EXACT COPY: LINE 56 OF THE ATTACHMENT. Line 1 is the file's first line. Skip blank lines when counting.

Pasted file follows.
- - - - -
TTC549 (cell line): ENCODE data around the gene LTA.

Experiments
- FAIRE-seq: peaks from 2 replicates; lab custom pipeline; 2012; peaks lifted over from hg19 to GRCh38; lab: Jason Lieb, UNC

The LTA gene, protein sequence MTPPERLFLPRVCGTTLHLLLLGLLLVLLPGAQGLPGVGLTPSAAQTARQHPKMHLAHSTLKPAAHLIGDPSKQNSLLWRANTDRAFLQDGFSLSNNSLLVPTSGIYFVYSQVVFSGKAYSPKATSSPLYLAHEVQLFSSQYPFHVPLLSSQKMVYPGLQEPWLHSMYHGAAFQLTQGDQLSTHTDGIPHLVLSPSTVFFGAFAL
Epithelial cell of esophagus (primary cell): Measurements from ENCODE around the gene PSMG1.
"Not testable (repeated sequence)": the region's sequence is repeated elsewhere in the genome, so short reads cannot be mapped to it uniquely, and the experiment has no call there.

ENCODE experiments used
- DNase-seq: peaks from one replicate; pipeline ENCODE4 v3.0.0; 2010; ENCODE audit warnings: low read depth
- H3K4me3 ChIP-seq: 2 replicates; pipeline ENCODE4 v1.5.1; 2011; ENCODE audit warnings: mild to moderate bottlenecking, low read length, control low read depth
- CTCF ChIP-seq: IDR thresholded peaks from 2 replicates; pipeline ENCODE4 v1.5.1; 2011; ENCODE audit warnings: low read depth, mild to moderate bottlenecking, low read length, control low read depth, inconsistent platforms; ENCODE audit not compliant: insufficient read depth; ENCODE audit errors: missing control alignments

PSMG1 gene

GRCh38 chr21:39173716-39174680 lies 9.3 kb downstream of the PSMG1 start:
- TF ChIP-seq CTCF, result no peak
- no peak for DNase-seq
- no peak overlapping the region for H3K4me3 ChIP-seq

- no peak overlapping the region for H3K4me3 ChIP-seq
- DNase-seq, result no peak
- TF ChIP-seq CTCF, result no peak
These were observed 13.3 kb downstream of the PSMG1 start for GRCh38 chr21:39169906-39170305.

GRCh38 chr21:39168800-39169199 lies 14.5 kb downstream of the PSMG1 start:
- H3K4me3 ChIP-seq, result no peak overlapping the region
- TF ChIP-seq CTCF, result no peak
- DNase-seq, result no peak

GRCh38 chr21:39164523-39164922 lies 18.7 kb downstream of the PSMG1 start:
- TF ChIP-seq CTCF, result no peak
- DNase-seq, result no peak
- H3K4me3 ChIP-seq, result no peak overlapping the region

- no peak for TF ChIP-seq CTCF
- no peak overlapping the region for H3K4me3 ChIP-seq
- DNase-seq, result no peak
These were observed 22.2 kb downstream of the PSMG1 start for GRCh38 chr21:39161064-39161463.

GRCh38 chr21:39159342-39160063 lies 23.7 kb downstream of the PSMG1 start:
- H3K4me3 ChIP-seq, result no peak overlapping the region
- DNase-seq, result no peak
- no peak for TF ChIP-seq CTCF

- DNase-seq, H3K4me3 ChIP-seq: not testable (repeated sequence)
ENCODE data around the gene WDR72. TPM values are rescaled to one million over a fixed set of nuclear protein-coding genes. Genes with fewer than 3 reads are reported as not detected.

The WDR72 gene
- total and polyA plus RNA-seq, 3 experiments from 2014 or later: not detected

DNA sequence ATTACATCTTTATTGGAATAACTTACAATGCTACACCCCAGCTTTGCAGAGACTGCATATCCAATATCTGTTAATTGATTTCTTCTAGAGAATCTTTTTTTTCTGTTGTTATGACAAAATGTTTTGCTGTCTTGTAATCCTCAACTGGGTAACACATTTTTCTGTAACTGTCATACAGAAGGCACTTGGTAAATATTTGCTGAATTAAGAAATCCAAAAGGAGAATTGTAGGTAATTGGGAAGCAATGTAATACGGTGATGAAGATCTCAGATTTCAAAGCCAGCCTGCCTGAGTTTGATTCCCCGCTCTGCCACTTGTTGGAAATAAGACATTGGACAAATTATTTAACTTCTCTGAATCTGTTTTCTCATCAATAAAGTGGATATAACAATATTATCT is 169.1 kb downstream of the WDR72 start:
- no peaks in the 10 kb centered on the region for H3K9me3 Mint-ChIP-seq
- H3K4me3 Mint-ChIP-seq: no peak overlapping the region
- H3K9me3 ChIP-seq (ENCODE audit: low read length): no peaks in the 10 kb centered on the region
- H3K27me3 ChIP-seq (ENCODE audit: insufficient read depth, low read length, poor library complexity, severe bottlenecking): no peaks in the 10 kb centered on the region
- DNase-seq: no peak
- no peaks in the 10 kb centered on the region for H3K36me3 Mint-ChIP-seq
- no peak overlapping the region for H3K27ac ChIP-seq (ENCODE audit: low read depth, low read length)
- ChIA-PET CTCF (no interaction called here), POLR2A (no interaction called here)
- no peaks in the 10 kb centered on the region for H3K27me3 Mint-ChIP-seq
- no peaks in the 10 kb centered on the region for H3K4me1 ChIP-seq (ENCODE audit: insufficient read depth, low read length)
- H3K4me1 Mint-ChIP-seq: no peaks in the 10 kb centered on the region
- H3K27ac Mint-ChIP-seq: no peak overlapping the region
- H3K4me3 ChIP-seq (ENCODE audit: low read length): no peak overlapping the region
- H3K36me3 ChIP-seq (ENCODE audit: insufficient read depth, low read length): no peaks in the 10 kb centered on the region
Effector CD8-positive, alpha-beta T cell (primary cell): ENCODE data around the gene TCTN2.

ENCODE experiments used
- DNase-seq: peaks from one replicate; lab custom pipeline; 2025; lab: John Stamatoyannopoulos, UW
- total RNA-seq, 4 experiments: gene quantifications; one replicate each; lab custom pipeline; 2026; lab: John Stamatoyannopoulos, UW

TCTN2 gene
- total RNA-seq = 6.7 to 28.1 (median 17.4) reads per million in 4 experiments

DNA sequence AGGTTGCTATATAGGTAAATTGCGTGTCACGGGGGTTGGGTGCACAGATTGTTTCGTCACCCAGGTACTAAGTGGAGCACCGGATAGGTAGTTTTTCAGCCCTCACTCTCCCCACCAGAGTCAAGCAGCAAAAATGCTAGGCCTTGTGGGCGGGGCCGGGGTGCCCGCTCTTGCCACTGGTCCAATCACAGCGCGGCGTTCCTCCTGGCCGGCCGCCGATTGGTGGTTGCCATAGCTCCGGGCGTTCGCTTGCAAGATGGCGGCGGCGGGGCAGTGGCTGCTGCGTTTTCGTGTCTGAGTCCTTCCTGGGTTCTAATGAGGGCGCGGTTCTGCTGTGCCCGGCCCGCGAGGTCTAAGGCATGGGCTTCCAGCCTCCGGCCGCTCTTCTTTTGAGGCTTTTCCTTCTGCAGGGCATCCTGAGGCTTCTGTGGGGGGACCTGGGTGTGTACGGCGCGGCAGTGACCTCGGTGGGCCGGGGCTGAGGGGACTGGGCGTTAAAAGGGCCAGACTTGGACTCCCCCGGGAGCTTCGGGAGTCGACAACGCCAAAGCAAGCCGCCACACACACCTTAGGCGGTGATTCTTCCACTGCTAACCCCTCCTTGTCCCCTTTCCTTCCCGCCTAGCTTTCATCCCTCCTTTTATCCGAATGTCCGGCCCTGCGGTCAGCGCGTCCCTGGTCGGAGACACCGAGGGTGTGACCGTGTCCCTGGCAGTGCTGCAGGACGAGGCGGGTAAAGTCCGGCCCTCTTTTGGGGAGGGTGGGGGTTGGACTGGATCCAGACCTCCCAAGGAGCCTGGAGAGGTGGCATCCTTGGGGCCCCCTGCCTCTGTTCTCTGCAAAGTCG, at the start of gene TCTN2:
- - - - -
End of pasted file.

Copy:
ENCODE experiments used